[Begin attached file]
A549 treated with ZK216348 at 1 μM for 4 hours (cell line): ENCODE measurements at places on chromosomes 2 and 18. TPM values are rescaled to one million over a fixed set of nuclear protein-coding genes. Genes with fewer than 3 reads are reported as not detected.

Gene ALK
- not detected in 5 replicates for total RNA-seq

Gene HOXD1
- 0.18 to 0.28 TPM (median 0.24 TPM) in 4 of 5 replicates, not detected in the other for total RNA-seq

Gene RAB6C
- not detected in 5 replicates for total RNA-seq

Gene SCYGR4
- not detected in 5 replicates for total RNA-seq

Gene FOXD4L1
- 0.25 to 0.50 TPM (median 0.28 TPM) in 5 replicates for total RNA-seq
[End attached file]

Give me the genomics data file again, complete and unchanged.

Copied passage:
A549 treated with ZK216348 at 1 μM for 4 hours (cell line): ENCODE measurements at places on chromosomes 2 and 18. TPM values are rescaled to one million over a fixed set of nuclear protein-coding genes. Genes with fewer than 3 reads are reported as not detected.

Gene ALK
- not detected in 5 replicates for total RNA-seq

Gene HOXD1
- 0.18 to 0.28 TPM (median 0.24 TPM) in 4 of 5 replicates, not detected in the other for total RNA-seq

Gene RAB6C
- not detected in 5 replicates for total RNA-seq

Gene SCYGR4
- not detected in 5 replicates for total RNA-seq

Gene FOXD4L1
- 0.25 to 0.50 TPM (median 0.28 TPM) in 5 replicates for total RNA-seq